RB: Ah yes, Nukk, as would we. We have written many, many times and many, many things about love but have learned so little about what it is or where or how it is to be found. But this we know; it is the one good reason just to be alive. As my good companion had it … Good shepherd, tell this youth what ‘tis to love. / It is to be all made of sighs and tears:- / It is to be all made of faith and service:- / It is to be all made of fantasy, / All made of passion, duty and observance; / All humbleness, all patience, and impatience; All purity, all trial, all obeisance …

WS: Grins. Love is a many splendoured thing - at least, according to Messrs Fain and Webster. There was a saying, I quote in the vernacular; It’ll draw you further than dynamite‘ll blow you. And according to this other good companion here: As down the stream they took their way,  / And through the flowery dale;  / His cheek to hers he oft’ did lay,  / And love always the tale:  /  With "Mary, when shall we return,  /  Such pleasure to renew?"  /  Says Mary- "Love, alike the burn, / I’ll always follow you."

Mother Shap: She is sitting up on her bed of fur and foliage, naked, her hairy body etched orange, scrawny sharp in the flutter of firelight. Yes, this have I heard, even from the animals.

RB: Yes? You hear the talk of animals, mother?

Mother Shap: Do not we all? Do not you, who say you know so much?

WS: Now we are able to talk with other than our kind. In life on earth we were not able so to do.  

Mother Shap: Then listen to me. I shall speak to you as I have once spoken with my little son. Mhod grunts, cracks off with violence a particularly long and especially sharp ponted flint. She continues: He who made this world allowed all creatures to talk without sound to those of their own kind. But He made only Humankind able to understand all others’ talk without sound. No other creatures can do so. In this way we hear without ears that which they are in silence saying to each other. Un this way we can prevail and survive above all creatures of the Earth of whatsoever more strength or cunning than ourselves. You understand?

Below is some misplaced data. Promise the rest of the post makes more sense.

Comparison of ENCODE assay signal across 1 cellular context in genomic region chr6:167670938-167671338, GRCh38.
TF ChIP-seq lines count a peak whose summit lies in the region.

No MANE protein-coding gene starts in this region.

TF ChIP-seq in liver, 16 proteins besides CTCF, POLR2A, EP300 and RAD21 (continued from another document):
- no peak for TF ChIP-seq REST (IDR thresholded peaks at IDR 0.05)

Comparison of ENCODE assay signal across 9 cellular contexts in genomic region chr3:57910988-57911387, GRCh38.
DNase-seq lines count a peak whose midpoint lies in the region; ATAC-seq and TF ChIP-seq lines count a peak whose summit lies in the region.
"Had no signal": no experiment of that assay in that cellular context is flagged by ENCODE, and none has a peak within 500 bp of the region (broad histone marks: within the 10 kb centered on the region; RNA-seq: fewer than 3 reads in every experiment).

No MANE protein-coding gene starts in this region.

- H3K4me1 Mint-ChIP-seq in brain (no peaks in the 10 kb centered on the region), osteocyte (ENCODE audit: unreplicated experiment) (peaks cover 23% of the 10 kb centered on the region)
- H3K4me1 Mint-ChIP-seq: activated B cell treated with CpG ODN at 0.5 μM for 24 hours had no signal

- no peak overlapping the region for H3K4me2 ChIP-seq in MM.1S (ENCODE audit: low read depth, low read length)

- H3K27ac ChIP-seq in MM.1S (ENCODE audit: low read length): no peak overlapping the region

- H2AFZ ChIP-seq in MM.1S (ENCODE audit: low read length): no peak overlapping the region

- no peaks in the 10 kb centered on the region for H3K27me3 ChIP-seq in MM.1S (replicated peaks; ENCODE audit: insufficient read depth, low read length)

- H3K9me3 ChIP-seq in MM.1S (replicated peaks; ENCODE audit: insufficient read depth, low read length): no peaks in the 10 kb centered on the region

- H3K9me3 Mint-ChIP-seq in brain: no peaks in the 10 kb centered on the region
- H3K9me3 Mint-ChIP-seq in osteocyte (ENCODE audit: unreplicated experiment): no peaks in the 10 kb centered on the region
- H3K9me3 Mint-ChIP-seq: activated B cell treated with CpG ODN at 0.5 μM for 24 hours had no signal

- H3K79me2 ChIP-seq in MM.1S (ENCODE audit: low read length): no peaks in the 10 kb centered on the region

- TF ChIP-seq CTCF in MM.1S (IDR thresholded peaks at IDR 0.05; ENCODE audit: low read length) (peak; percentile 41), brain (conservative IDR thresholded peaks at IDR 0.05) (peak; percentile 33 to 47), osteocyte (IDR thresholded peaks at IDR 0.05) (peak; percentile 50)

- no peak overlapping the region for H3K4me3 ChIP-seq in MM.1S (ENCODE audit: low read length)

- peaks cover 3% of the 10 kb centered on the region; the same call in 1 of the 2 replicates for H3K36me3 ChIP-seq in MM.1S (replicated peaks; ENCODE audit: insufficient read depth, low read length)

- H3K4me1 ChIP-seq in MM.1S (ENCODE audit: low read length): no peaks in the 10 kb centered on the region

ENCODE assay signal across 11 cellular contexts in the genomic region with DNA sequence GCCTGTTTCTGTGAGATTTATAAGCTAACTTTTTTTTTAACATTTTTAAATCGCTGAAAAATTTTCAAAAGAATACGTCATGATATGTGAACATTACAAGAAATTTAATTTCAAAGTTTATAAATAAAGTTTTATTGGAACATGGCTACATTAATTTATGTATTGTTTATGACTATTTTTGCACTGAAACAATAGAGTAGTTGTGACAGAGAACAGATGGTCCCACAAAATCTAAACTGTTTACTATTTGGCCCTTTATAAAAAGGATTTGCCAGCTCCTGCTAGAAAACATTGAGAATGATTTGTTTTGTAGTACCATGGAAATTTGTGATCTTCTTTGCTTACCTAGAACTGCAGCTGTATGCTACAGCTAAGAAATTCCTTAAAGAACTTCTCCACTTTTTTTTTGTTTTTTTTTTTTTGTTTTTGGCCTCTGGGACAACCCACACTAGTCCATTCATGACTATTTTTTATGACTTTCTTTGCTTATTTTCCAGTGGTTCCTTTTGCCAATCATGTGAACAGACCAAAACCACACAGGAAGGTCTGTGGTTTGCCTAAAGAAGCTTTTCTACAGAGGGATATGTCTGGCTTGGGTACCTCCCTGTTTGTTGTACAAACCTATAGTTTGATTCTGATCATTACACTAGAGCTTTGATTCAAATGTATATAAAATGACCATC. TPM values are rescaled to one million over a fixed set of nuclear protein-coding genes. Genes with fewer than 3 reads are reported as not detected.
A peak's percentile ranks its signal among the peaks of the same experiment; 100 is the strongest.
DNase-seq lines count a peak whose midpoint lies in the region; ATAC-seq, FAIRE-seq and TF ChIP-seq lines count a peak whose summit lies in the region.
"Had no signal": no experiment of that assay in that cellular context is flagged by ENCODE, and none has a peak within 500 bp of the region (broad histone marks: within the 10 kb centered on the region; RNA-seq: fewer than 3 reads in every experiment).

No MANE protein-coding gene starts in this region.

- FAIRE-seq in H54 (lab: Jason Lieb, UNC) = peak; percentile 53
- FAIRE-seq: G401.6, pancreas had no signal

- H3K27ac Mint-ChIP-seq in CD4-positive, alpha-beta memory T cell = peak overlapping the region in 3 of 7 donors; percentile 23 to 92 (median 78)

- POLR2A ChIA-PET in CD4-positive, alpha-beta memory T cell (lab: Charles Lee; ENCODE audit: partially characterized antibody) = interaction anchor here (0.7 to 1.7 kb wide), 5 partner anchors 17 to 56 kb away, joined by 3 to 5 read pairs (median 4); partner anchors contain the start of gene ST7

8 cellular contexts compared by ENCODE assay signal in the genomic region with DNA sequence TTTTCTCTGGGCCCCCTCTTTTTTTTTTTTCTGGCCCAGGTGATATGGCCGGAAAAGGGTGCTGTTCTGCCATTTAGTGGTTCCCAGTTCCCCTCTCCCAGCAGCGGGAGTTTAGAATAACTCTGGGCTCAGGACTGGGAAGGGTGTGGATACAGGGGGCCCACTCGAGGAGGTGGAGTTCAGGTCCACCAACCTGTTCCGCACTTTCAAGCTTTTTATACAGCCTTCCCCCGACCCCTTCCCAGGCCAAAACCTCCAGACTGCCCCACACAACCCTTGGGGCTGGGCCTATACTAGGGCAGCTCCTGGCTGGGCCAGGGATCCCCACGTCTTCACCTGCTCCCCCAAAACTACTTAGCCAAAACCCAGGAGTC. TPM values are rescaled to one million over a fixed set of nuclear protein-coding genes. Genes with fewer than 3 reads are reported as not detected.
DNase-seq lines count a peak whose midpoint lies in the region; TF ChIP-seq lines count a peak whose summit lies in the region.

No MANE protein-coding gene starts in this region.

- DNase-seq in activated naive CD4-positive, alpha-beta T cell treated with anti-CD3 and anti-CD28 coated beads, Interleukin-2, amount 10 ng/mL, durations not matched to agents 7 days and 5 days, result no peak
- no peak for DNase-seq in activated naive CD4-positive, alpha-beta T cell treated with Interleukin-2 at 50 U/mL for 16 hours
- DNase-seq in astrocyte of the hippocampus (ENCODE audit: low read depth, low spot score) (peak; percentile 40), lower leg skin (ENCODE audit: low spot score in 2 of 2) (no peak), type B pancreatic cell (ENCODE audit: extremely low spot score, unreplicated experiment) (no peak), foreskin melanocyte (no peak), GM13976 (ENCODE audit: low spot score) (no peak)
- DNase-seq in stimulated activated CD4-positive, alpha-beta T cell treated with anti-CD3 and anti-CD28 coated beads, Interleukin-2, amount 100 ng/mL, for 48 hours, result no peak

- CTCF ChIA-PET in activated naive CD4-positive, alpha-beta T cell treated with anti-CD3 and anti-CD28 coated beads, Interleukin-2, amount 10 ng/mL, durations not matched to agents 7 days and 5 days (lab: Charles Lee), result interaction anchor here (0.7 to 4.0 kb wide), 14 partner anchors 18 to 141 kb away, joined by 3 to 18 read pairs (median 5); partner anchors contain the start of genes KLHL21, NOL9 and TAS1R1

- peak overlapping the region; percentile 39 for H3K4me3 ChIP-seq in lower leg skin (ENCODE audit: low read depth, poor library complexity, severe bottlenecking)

WS: We understand, mother. At least we do now. He looks at Burns:  That explains so much, Rob. John’s unspoken parts of Paradise Lost and all.

RB: Yes, struck deaf and dumb to all others, expelled at last from this at first, The Garden of Eden! And for what?

WS: For our misuse of that great gift. The one that passeth all understanding. Sighs mightily. Time to move on, Rob? What say you?

RB: Yes. They stand up. Farewell friends, and thank you. Especially you, mother. Remember - or rather do not remember, for we are but stuff as dreams are made on, forgotten when we awake. 

They wander out of the cave into a forest floor of  dappled green and gold. Paradise re-found, they wander for an ever of happiness through their Garden of Eden. Here, Shakespeare and Burns meet the animals, talk with the animals, apologise to the animals for all the hurt, all the wrongs inflicted over the millennia by Mankind on them, the animals. Coming across a small brown, long-eared jump-runner, Shakespeare recites Burns’ famous The Wounded Hare

Inhuman man! curse on thy barb'rous art,
And blasted be thy murder-aiming eye;
May never pity soothe thee with a sigh,
Nor ever pleasure glad thy cruel heart!

Go live, poor wand'rer of the wood and field!
The bitter little that of life remains:
No more the thickening brakes and verdant plains
To thee a home, or food, or pastime yield.

Seek, mangled wretch, some place of wonted rest,
No more of rest, but now thy dying bed!
The sheltering rushes whistling o'er thy head,
The cold earth with thy bloody bosom prest.

Perhaps a mother's anguish adds its woe;
The playful pair crowd fondly by thy side;
Ah! helpless nurslings, who will now provide
That life a mother only can bestow!

Oft as by winding Nith I, musing, wait
The sober eve, or hail the cheerful dawn,
I'll miss thee sporting o'er the dewy lawn,
And curse the ruffian's aim, and mourn thy hapless fate.

RB: Nicely said, Will. Nicely said. Crouches to offer the hare a particularly fine stem of rye grass. Do you not agree, Mister Hare?

Hare: Takes the grass, hops, skips and jumps in a tight circle. Yes, he pipes. Oh yes.

WS: So shall we now move on? Where to next, my friend?

RB: Athens, say 400 BC. We shall speak there with one Socrates.

WS: Socrates; oh yes, there was a Man. Another who took his own life and yet is with us here. But we will meet with him in his life on Earth.

No comments:

Post a Comment

Note: only a member of this blog may post a comment.